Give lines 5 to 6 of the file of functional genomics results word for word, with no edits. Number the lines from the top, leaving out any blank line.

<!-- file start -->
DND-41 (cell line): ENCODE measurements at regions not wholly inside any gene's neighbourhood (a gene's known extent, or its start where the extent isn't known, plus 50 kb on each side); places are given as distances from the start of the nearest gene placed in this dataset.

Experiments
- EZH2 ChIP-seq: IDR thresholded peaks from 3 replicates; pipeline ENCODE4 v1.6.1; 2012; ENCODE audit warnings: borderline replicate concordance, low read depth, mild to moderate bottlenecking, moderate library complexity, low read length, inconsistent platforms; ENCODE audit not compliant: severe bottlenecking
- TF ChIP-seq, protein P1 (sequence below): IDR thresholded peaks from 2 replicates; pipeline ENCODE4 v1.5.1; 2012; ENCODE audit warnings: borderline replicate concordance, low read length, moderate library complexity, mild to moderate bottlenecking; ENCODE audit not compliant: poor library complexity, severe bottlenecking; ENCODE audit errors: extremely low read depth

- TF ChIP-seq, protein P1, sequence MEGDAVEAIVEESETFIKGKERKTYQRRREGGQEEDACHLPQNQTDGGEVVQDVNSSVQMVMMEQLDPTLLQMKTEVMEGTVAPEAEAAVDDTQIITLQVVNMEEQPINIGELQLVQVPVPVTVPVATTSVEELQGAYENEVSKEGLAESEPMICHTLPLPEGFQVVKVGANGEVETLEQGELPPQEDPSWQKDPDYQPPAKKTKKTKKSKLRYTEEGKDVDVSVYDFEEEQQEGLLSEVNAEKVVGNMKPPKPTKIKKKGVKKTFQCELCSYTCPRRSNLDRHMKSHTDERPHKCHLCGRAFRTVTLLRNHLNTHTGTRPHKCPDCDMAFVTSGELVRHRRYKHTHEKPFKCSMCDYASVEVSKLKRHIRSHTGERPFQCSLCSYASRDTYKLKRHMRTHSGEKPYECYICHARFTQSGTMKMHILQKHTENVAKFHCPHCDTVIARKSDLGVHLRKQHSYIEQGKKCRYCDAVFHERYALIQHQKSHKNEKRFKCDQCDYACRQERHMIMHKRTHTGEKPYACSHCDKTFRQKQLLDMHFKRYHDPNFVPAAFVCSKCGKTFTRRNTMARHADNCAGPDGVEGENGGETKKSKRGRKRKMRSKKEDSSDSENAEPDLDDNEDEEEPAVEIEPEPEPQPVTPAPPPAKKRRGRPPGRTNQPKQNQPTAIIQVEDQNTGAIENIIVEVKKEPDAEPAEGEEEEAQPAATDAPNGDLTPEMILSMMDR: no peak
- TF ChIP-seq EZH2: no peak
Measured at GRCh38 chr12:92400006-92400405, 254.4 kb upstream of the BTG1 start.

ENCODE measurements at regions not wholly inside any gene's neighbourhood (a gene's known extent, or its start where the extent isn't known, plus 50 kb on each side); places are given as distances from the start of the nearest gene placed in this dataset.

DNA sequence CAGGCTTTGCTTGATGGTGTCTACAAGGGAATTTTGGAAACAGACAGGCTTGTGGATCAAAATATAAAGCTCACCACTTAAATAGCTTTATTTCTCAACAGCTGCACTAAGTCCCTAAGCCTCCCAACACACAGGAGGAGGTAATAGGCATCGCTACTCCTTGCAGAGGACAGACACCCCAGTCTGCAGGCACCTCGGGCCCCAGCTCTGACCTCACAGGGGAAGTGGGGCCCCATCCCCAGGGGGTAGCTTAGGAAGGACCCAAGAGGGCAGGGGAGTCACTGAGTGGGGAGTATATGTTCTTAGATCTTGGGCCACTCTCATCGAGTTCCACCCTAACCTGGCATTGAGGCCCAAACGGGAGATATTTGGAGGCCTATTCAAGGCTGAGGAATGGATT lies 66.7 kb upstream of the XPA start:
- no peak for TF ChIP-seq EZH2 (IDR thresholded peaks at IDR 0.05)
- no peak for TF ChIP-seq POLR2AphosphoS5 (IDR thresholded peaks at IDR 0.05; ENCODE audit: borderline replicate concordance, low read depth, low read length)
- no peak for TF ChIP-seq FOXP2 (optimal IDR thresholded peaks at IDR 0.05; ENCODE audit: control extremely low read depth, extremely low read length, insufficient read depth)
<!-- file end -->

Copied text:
- TF ChIP-seq, protein P1, sequence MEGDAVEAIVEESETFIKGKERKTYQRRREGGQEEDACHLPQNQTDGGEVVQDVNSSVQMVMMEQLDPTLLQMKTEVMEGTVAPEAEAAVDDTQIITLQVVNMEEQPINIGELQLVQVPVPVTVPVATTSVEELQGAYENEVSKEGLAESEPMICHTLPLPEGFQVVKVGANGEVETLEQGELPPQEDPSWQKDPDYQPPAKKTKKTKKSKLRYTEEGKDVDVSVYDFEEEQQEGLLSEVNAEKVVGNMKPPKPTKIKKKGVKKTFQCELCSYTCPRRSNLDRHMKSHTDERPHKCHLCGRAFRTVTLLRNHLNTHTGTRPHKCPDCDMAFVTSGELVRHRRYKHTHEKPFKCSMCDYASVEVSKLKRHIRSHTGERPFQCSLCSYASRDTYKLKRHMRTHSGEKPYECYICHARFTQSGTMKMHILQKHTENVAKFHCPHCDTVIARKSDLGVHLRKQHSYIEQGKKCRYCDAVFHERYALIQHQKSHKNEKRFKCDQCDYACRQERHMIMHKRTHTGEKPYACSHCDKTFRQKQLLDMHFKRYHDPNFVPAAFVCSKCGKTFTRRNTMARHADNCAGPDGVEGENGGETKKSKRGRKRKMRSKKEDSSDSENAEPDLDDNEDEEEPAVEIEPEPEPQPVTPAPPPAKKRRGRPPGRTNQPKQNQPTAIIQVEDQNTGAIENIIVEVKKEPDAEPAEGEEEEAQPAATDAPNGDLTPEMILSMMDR: no peak
- TF ChIP-seq EZH2: no peak